October 29, 2010


A friend gave me a magnet that reads: Barbie wants to be ME. It's pink, of course, and yes, there's a heart on it. I thought it hysterically funny. Still do. But I don't believe it. Friends have said (some even publicly, in comments made on blog posts) that Barbie has nothin' on me (aside perhaps from the nifty convertible, the padded resume, and the height), but I don't see it.

What I see: a short, overweight, glasses-wearing middle-aged woman who is also--when she's not spending insane amounts of money to keep from looking 50--going gray.

I read a story the other day (by the fabulous Jo Pilecki, one of my workshop writers and a newly-minted Amherst Writers  & Artists workshop leader) about a woman who bought a special mirror that made her look thin. Of course it would be wonderful to own such a thing, but what if the mirror on the wall reflected who we really are? If we could see ourselves as others see us?

Probably I would avert my eyes--just as I do whenever I stand before the bathroom mirror in the dark, for fear that what I will see there will be as hideous as the vengeful Bloody Mary, whose spirit can be summoned by the triple invocation of her name. For fear that I could never un-see how others see me. (Short, overweight, glasses-wearing, middle-aged, going gray, bossy, self-righteous, judgmental...) 

But what if the magic mirror showed me the good things I don't see: wit, humor, kindness, generosity, intelligence, tolerance, talent. Would I then believe that Barbie wants to be me?

Actually, you know what? Who cares who Barbie wants to be. Who does Barbara want to be?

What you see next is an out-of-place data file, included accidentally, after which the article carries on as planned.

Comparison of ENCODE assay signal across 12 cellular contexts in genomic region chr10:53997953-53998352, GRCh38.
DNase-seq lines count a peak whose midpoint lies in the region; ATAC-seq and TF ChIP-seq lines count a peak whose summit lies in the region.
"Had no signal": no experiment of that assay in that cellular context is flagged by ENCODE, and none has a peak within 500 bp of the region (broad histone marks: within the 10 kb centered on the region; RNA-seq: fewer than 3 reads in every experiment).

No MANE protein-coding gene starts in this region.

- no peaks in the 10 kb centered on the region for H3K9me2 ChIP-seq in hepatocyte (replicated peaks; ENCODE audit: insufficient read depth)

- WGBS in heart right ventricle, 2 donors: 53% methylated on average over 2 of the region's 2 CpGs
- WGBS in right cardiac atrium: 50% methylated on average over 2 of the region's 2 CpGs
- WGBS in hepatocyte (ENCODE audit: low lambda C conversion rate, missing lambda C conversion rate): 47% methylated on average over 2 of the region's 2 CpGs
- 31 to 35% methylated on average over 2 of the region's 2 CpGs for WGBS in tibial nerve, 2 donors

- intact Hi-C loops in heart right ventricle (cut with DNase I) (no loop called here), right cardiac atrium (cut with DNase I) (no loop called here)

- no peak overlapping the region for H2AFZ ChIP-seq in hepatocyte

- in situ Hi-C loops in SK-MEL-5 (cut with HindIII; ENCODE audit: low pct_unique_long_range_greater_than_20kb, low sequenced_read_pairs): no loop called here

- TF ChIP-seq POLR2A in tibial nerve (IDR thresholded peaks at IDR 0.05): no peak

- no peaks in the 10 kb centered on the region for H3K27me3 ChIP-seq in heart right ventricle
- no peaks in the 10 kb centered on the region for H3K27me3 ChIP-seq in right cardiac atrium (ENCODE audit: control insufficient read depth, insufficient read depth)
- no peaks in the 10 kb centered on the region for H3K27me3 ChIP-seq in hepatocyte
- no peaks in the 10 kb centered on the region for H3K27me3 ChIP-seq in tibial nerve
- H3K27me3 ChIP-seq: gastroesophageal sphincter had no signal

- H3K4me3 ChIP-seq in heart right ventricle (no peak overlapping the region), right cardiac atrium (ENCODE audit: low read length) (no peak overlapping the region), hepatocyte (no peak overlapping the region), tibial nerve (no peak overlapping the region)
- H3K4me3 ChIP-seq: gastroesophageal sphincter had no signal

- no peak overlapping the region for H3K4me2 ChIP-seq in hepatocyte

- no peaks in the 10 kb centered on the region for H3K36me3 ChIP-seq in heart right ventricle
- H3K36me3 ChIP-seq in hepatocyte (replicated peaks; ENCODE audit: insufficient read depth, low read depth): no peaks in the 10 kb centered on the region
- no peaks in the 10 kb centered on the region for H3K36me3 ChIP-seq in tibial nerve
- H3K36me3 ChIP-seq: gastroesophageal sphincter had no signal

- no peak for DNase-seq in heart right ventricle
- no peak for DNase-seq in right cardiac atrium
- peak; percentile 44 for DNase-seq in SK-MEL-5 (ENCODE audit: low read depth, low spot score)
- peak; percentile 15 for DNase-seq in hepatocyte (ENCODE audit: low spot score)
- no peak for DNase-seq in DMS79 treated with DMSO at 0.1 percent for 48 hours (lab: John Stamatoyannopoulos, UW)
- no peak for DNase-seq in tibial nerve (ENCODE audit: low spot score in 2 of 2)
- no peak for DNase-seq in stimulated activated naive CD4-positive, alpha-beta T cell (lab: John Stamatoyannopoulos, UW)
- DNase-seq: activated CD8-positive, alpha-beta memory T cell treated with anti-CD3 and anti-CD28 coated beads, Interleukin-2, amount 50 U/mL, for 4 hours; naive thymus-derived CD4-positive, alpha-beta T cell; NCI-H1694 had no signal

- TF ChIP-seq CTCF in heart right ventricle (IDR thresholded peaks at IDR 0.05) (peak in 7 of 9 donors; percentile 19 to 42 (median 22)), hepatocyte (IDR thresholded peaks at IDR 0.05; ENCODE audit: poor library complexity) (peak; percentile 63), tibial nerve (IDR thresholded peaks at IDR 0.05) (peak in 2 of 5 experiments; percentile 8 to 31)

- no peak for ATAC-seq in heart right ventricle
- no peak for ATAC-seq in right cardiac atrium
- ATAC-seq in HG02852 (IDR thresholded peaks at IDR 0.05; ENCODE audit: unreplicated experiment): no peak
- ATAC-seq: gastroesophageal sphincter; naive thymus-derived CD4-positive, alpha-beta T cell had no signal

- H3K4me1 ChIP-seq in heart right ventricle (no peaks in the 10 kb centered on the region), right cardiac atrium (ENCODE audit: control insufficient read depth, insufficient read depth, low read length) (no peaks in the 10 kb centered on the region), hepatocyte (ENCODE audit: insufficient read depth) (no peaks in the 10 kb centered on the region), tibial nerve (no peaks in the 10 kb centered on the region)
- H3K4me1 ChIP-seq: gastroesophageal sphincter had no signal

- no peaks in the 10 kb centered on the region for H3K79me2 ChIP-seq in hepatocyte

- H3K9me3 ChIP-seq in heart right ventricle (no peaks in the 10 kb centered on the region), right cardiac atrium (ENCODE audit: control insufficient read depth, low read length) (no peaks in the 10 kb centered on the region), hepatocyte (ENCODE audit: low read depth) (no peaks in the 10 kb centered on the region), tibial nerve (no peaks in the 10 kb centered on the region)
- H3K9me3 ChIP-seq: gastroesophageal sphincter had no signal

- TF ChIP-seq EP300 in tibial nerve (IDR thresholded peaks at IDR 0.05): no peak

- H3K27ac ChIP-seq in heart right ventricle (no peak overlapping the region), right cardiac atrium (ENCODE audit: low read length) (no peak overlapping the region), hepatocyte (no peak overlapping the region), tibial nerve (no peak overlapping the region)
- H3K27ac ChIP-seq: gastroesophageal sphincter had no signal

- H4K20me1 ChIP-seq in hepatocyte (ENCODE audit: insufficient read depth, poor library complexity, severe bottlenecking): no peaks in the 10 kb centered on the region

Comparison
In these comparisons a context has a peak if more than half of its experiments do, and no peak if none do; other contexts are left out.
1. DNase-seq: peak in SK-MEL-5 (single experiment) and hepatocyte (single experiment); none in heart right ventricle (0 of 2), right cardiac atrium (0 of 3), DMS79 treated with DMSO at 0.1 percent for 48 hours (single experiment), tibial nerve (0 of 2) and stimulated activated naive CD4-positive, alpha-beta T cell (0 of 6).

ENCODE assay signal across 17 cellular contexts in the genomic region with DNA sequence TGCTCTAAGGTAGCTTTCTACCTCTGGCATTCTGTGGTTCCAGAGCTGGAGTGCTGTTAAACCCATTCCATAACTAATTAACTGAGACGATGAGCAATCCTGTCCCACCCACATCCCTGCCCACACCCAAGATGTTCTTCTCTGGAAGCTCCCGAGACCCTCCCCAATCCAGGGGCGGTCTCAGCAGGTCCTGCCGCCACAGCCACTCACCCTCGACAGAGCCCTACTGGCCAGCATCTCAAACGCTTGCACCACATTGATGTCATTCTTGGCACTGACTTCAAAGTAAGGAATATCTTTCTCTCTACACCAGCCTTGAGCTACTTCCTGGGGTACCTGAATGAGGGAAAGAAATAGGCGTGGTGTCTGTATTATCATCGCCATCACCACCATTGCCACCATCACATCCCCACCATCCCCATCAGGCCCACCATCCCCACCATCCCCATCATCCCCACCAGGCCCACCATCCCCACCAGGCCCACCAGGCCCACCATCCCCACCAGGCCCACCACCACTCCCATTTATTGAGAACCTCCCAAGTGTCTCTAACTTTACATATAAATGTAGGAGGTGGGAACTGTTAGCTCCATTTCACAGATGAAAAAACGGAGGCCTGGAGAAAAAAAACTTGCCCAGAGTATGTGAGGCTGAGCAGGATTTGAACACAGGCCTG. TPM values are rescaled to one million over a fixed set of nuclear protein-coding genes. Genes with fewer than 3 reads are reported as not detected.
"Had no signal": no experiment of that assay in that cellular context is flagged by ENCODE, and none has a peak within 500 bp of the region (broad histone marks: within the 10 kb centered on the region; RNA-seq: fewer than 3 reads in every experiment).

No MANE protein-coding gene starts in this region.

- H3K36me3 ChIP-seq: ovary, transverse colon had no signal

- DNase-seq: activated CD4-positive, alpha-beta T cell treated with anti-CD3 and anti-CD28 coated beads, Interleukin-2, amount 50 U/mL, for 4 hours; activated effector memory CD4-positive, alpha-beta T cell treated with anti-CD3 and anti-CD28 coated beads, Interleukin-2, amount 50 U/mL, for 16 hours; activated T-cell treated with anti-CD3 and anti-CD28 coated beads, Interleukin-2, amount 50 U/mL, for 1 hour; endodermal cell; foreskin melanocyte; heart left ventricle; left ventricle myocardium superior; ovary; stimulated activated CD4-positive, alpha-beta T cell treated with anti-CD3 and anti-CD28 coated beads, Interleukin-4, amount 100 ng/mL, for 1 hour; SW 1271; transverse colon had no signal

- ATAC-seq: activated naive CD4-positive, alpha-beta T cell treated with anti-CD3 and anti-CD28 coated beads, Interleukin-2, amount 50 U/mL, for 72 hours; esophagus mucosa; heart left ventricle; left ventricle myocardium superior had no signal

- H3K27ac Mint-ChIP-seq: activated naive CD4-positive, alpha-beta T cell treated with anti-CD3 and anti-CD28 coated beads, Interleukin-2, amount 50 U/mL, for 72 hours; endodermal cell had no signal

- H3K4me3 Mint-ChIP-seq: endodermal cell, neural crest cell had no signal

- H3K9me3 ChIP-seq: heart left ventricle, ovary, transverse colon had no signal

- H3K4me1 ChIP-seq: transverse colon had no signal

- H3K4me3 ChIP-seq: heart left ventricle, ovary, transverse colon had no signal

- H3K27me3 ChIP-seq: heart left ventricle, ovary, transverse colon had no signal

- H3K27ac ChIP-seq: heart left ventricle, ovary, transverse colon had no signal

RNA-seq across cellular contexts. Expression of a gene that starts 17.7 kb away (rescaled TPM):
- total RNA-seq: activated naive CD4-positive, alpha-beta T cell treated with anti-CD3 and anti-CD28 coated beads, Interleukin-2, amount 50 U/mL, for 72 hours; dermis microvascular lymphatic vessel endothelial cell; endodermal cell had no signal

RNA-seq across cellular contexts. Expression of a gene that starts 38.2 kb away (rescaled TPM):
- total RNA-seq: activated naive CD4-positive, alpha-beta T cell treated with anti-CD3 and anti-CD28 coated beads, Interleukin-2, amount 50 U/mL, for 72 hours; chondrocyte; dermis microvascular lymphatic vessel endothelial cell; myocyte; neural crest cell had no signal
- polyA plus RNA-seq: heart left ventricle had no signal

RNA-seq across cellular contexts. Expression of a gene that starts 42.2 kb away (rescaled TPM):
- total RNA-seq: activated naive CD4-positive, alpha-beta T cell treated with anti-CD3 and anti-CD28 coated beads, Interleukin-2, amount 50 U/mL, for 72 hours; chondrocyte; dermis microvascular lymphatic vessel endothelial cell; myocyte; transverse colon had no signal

October 12, 2010

To Whom It May Concern

October 12, 2010
Fear of Being Laughed At
Department of Looking Stupid
Worrying Too Much What Other People Think, Inc.
To whom it may concern:
I am writing to you today regarding a lifetime's subjugation to the fear of looking stupid, sub-catagory: fear of being laughed at. After fifty years, this fear continues to operate as efficiently as if its constituent parts and features--embarrassment, humiliation, exposure, blushes, and, yes, tears--were brand-new. In fact, it sometimes seems that this fear of being laughed at/looking stupid works better now than when first installed.
This is unacceptable.
It is this very reliability that makes the fear of being laughed at/looking stupid a health hazard. Frankly, I'm surprised that you have not already been sued for damages inflicted to self-esteem, ego, and potential. Do you have any idea of the things I have avoided doing because of you? Singing where anyone could hear me. Dancing. Writing. Saying "I love you" when it might have made a difference. Saying "I love you" when it wouldn't have changed a thing.

While we're at it, let's talk about my fear of losing control--kissing cousin to the fear of being laughed at/looking stupid--which requires--requires!--me to be in control at all times. I must avoid any and all situations in which the unexpected might occur. Surprise is anathema.
Thanks to you, someone is always watching. am always watching, always vigilant, always less than I could be, my light perpetually basketed, lest someone find it/me laughable/stupid.
I really must insist that you accept the return of this paralyzing gelotophobia--which, by the way,  I never wanted in the first place. As it was a gift, handed down through countless generations of my family--along both matrilineal and patrilineal lines--I do not have the receipt. Regardless, I feel certain that you will find a way to make restitution.
I look forward to your prompt attention to this matter.
Cross-posted in the Sunset Coast Writers blog.